Thanks for peeking at my work. I derive so much joy from this process! I'm calculating that the new owner of this blanket will go off to college in the fall of 2031. I hope he takes his blanket with him.

25 February 2013

Oscar the Grouch

Maybe you watched the Oscars last night. I did. I sat by the TV with my kids and my knitting bag. We admired the beautiful gowns on the red carpet and rooted for our favorite movies when the awards presentations began.

And about a third of the way into it, I had had enough.

My main problem with the program was the offensive jokes. I've been accused of lacking a sense of humor before, but I promise, when something is legitimately funny, I'm laughing the loudest. Nonetheless, it really didn't seem appropriate to me to have an entire musical number called "We Saw Your Boobs," listing the actresses who had appeared topless in various films. Was it necessary to subject such big-screen greats as Helen Hunt and Anne Hathaway, actors who have paid their dues just as much as any man in attendance, to fourth-grade-level body-part jokes? Have we made no progress on this front?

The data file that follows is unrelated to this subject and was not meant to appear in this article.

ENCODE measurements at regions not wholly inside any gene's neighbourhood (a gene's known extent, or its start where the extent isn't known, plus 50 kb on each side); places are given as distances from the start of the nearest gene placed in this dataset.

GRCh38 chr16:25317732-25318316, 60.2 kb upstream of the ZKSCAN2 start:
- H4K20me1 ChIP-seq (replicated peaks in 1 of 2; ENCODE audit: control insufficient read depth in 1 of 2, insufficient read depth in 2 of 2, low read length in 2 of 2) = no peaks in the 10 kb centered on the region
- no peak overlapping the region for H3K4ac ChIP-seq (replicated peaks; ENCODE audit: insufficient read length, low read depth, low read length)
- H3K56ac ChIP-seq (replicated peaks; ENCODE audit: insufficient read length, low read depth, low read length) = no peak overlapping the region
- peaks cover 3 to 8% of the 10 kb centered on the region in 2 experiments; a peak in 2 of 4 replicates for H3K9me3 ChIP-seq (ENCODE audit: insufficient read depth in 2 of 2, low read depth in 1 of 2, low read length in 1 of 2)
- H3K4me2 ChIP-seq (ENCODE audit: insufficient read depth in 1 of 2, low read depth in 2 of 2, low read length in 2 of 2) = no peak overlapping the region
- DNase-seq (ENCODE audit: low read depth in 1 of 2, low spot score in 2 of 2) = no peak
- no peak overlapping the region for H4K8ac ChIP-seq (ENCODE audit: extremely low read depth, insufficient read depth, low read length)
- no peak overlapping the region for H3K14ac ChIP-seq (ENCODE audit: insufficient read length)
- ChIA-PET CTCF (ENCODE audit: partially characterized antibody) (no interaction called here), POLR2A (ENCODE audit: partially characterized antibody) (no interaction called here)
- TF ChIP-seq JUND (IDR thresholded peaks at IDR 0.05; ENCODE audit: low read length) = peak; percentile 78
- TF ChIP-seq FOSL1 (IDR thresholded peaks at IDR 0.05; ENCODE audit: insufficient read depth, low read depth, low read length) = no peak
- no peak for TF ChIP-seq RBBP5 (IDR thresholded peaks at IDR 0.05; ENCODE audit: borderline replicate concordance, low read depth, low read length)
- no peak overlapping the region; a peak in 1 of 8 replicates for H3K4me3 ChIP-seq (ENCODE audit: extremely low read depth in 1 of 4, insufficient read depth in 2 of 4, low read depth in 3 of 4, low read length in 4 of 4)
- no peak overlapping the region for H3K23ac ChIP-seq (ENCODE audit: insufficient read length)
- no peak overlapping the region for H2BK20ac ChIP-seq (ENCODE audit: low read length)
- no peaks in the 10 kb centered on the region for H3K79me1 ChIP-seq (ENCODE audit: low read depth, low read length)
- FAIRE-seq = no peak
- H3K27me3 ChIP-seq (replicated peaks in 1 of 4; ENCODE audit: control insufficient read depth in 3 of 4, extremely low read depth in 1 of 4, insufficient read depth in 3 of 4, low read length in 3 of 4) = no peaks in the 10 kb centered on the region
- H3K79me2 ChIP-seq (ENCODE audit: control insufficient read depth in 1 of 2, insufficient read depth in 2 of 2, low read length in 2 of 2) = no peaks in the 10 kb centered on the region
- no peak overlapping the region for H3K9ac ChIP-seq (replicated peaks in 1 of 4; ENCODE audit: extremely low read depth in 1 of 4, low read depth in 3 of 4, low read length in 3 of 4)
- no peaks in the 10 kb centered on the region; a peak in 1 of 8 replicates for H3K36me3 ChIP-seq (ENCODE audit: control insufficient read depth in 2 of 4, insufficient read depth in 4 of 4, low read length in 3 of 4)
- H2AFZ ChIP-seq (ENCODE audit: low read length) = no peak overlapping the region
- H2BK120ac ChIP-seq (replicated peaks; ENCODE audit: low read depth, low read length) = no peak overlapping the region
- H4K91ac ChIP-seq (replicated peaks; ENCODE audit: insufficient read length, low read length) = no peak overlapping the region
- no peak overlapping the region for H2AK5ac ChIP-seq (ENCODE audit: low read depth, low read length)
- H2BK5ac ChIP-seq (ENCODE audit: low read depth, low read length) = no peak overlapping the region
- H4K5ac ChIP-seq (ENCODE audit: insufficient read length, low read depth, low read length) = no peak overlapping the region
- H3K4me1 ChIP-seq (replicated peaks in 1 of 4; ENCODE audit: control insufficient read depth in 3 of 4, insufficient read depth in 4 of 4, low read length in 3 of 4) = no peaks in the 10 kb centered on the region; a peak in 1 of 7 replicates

Nor was it funny to joke about domestic violence in the context of Chris Brown and Rihanna. I've made my point about this already, and I won't belabor it, but violence against women is not funny. Ever. At all.

And did Seth MacFarlane, or, more accurately, his writers, think that the jokes about Jews in Hollywood would meet with raucous laughter? Since when is it okay to make anti-Semitic remarks thinly disguised as jokes?

But it wasn't just the jokes. The artists who were honored with awards were given an extremely limited amount of time to thank those who had helped them in their achievements. Anyone who went over the allotted speech time was drowned out by a loud, obnoxious rendition of the theme from "Jaws" (which was intended, I assume, to be construed as funny) and swept offstage, sometimes while still trying to thank their mothers or agents. The reason why the artists were given so little time had to do with leaving enough time for the musical numbers ("We Saw Your Boobs," for example) and the comedy routines (one of which involved Ted, the profane teddy bear, theorizing that pretending to be Jewish could further his Hollywood career).

Frankly, I would have rather heard a costume designer acknowledge the adults who inspired and encouraged her as a child than have listened to another cruel joke about how old Meryl Streep is getting.